At first, Martha doesn’t fully appreciate what an awesome statement Jesus has made. She is already aware that life is a precious gift of God that nothing as banal as illness or ill-fortune can snuff it out, and initially she assumes that Jesus is merely reassuring her that, one day, she will see Lazarus, not on earth but in heaven. So Jesus goes back and expands on the theme, and in so doing leaves us with the best-known and best-loved of all His I AM sayings, The Message translation of which I use at services of committal.

“I am, right now, Resurrection and Life. The one who believes in me, even though he or she dies, will live. And everyone who lives believing in me does not ultimately die at all. Do you believe this?” By now, Martha has twigged that Jesus is about to do something way beyond the frontiers of her understanding. She acknowledges Jesus as the Christ, the Messiah, goes to fetch her sister Mary. Martha is now expecting the unexpected.

You know, Jesus still looks to break miraculously into the affairs of this world, Jesus still longs to touch people broken by disease, despair, disappointment and poverty of every imaginable kind and restore them to the fullness of life that has always been His perfect purpose for each and every one of us. Galatians 3.13f teaches that, in sheer love and grace, Jesus has redeemed us from the curse attached to human disobedience.

He did this by becoming a curse for us – as the Bible says, everyone who is hanged on a tree is cursed, and what is the cross but a chunk of a tree? – to break forever the power of that curse over believers and release to us the fullness of God’s blessing first promised to Abraham, our forefather in the faith.
Illness, hunger, loneliness, depression and so on are manifestations of the curse. Health, prosperity, strong families, peace, joy, fulfilment, are all manifestations of the blessing. Jesus suffered and died to destroy the curse over believers and release the blessing. So why are so many members of the church still sick, broke, busted and disgusted? That doesn’t make any sense. It’s absurd, if not downright insulting to the passion of the Christ, for us still to be suffering when Jesus has suffered in our place.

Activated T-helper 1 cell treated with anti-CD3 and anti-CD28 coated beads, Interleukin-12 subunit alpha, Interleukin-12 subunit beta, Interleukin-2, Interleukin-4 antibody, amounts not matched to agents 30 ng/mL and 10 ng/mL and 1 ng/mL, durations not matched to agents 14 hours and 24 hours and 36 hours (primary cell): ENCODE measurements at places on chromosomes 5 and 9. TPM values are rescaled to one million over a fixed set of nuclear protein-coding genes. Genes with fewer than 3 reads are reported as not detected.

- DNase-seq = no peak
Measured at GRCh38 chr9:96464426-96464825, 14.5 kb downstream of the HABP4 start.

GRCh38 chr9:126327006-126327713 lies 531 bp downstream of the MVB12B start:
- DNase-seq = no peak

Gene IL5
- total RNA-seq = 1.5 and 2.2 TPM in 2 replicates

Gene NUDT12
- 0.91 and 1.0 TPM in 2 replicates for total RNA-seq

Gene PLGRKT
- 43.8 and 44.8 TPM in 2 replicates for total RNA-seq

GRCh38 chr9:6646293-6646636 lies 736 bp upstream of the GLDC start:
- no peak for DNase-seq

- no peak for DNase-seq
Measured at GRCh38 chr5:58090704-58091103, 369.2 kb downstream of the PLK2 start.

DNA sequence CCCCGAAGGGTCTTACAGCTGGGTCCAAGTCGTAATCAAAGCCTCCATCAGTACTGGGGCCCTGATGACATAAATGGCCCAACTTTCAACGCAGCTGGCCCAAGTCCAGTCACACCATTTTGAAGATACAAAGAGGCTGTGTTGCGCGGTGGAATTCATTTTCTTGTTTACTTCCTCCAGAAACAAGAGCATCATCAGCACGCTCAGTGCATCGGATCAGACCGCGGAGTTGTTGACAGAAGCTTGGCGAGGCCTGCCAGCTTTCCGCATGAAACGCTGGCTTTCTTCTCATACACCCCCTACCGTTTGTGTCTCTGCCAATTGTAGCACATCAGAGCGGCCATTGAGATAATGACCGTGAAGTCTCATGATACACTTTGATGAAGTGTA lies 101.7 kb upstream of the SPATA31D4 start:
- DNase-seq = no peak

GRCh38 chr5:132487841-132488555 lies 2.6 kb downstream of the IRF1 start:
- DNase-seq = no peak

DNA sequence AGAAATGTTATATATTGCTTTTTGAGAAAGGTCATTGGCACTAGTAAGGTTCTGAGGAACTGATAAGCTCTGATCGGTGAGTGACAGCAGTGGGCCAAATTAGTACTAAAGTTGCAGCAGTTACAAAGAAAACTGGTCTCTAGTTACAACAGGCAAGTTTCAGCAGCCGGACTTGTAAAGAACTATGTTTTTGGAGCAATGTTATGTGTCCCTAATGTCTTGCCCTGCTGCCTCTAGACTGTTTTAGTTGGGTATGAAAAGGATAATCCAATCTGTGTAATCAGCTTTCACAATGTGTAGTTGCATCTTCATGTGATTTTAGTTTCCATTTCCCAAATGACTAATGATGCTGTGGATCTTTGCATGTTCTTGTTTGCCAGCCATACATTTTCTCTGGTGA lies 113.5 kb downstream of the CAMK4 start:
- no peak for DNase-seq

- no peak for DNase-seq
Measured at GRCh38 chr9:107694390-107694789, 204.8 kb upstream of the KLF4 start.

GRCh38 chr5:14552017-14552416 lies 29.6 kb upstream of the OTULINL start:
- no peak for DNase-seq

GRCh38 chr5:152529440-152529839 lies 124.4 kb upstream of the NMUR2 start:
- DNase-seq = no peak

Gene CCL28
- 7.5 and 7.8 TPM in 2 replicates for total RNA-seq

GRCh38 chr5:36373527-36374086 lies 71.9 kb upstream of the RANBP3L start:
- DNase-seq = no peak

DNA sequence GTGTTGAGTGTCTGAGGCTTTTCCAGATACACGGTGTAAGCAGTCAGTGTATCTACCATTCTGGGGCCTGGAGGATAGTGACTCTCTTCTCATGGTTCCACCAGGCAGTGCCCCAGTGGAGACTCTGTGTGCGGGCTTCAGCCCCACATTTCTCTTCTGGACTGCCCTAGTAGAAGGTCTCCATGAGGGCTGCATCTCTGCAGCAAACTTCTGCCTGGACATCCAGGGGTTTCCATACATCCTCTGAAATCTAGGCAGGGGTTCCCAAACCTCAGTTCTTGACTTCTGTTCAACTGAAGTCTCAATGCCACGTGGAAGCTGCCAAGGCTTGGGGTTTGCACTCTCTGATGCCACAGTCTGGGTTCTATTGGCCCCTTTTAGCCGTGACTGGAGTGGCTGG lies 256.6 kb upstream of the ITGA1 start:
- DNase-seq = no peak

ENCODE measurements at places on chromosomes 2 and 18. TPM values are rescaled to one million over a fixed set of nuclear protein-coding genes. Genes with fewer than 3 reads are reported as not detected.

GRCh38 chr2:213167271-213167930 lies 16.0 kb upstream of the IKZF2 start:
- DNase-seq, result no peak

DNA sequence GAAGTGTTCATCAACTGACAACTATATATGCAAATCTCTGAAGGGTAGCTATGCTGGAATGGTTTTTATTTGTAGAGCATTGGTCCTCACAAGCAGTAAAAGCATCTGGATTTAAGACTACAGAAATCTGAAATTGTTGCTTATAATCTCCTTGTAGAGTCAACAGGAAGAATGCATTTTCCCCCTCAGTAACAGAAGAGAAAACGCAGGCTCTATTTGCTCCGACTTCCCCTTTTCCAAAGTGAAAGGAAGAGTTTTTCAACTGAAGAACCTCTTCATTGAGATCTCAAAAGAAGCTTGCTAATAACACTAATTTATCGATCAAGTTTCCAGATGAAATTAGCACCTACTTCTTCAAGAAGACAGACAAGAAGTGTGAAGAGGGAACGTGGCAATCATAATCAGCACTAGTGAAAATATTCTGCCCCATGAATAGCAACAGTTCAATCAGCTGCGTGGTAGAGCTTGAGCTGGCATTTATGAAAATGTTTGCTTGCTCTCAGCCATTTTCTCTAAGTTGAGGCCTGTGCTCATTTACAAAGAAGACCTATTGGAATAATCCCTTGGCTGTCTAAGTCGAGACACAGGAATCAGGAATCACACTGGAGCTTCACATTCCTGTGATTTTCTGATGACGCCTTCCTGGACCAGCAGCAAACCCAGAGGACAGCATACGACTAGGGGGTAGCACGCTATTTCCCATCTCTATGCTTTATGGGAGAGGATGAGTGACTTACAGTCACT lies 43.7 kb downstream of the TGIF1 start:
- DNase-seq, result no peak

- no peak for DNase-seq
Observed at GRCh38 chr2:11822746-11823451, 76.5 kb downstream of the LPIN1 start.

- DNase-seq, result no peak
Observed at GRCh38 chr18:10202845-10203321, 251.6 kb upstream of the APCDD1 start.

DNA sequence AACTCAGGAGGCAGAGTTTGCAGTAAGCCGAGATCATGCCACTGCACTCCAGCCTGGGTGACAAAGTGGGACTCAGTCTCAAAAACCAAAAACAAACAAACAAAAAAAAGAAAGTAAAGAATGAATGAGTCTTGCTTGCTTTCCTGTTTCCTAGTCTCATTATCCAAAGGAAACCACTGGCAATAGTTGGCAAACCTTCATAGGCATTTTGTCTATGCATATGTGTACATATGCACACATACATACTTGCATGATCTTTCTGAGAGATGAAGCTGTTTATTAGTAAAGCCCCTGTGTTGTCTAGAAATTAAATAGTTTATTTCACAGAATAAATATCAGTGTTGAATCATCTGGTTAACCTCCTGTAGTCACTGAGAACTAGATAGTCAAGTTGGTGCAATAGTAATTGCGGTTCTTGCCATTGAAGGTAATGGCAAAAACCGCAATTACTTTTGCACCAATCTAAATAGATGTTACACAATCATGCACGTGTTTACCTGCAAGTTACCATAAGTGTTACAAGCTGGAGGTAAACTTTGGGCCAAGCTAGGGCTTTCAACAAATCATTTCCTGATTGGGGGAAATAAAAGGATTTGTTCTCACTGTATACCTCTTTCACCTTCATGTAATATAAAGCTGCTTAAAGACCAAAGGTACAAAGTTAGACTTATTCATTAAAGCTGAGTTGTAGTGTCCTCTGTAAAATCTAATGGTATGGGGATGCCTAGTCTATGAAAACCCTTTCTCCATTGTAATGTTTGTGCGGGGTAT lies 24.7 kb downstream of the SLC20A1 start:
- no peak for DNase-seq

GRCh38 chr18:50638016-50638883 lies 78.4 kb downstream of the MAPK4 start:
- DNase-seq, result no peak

But the reason why that happens is that, until very recently, church people, especially Scottish Presbyterian church people, have never been given the least encouragement to believe that the gospel of Jesus Christ offers anything in this life beyond a stiff upper lip and courage to endure stoically to the end. Hate to tell you, but that kind of belief is a gross misrepresentation of what the Bible teaches. Jesus never put a sell-by date on His promises. He is the same yesterday, today, forever – but now He is in Heaven.

Now, Jesus needs people willing to let Him work through them by the power of His Holy Spirit to keep up the good work. In a few months we’ll get to John 14.12 where Jesus says that, when He’s gone back to Heaven and the Holy Spirit has come, anyone who has faith in Him will do the same things as He has been doing, indeed even greater things. Paul writes in Ephesians 3.20 of the Holy Spirit being able to immeasurably more than all we ask or imagine … according to His power that is at work within us.

Jesus still wants to intervene miraculously in the hurting places of the world He loves and died to save, but He’s not stretched out on a settee in heaven with a cup of coffee, pressing a remote control. Just as Jesus needed a body when he was here on earth to do his stuff, so He needs a body now. And as we see in 1 Corinthians 12, the church is meant to be the body of Christ and the dwelling-place of the Holy Spirit.

To ensure that the fullness of His saving, redeeming grace reaches the people of this nation at this moment in history, Jesus needs people ready to expect the unexpected and go for it. In our story, Martha was … but Mary wasn’t, and the black depth of her grief touches right to the heart of Jesus, We see in v.35 : Jesus wept. Why? Not for Himself. Jesus wasn’t mourning for a dead friend, because that friend was about to be more truly alive than ever. Not for Lazarus either. Jesus knew Lazarus was coming back into this life in a matter of minutes, and would live forever spiritually.

So why the tears? There is another place we find Jesus weeping, in Luke 19 where He weeps over the city of Jerusalem as He contemplates the fate awaiting that city for their rejection of Him. By AD70, less than 40 years after Easter, Jerusalem was in ruins. Jesus foretells in Luke 19.46 that this disaster would be a direct consequence of the people of Jerusalem refusing to recognise Him when He came to them. Jesus wept for the unbelief of the people, and I suspect it was the same in our passage today.

Even Mary, even the 12, didn’t get it. And as for the rest of the people, it was becoming increasingly clear that their minds were unresponsive and their hearts were cold. Thus far would they go in their faith and trust in Him, but no further.